- Peace of mind – You probably do not want to pass away without anyone handling your property, savings or cash. What if you do not die and lose your mental capacity instead? It’s not comfortable to think about it but it’s important to consider making this decision while you are healthy. An LPA is most likely the only way to ensure that your interests are well-protected when you become incapacitated until you die. The will can distribute your estate according to your wishes only when you are dead.
- It becomes effective right away when needed. Once you have an LPA, your worries will be gone because you know it will become effective as soon as it is necessary. Without an LPA, your loved ones might not know right away what should be done and where to go.
- Protection – The Court of Protection revoked LPAs and can be the ones to authorize if they are valid or not. Furthermore, they can contact the Office of the Public Guardian in case attorneys are suspected of abuse, or if they are not acting in the individual’s best interest.
- The right LPA can be chosen based on circumstances. There are two kinds of LPA: for health and welfare and to cover your financial and property affairs.
Types of LPA
The Health and Welfare LPA allows the Donee (appointed person) to decide on medical treatments, the healthcare you will receive and living arrangements. This becomes effective when you lack the mental capacity to decide for yourself.
The Property and Welfare LPA authorizes the Donee to handle your property, finances, and assets you own. Without this, the banks and financial institutions are not going to discuss any financial affairs you have with anyone else. You must at least have a Deputyship Order when that happens. You can choose when this will become effective. This could happen when your mental capacity declines to decide on your own, or when you are still able to manage your affairs.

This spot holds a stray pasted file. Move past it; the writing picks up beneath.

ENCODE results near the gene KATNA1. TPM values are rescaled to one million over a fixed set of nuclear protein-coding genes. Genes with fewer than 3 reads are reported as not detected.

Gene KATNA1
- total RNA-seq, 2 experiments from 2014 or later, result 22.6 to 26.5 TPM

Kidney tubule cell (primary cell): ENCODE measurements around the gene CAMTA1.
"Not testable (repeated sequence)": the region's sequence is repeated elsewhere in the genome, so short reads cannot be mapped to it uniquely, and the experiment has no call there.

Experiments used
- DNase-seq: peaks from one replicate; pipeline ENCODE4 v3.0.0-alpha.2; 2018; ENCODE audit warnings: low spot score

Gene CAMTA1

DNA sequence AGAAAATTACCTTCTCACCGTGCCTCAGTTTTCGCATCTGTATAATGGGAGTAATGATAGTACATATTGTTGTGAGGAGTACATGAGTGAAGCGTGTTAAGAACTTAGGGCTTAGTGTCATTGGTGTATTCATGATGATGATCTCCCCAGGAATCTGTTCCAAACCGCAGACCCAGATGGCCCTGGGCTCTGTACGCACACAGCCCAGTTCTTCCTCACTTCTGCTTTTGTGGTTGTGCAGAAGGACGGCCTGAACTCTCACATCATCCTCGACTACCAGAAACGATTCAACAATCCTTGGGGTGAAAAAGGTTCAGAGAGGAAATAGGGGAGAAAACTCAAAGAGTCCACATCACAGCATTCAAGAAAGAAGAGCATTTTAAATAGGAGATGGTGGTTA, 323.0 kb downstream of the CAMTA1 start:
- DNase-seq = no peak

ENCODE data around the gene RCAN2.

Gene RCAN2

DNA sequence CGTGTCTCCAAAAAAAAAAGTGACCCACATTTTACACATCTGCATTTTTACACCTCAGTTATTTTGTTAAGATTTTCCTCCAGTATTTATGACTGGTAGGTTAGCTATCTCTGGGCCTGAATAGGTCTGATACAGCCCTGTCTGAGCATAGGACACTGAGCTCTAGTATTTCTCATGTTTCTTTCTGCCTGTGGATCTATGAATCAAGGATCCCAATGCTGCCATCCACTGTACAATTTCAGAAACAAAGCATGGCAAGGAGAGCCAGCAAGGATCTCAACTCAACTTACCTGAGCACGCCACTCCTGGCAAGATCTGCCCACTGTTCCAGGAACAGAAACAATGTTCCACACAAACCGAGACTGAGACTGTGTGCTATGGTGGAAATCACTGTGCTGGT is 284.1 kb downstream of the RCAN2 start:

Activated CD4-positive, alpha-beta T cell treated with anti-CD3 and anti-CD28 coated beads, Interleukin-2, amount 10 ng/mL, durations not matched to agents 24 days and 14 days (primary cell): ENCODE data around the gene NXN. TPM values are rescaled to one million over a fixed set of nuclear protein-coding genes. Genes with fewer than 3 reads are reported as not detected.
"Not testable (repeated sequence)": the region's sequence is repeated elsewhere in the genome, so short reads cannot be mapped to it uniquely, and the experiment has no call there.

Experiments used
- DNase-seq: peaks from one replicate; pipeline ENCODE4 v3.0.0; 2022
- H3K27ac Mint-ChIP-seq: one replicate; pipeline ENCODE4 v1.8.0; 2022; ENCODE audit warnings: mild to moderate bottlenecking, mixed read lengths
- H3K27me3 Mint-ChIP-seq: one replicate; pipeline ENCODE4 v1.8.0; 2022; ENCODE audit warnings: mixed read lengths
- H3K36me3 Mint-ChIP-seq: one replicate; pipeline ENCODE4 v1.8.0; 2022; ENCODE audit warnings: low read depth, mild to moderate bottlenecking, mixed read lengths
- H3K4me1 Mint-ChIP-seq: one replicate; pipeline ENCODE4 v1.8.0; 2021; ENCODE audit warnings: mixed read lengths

- Limited financial powers – Your Donee cannot just handle every penny you own and give it away. There is a cap on financial gifts, and there needs to be a court order to approve a larger amount given to other people. Moreover, financial advice should be sought before the Donee can make decisions about investments for you. This is going to protect you from them making wild speculations about your money.
Canceling an LPA
An LPA can be canceled anytime as long as you still good health and a sound mind to do it. You might want to do this if you have to because your circumstances can change anytime. For instance, if your mental capacity declines, or you no longer need or want a specific person to decide for you.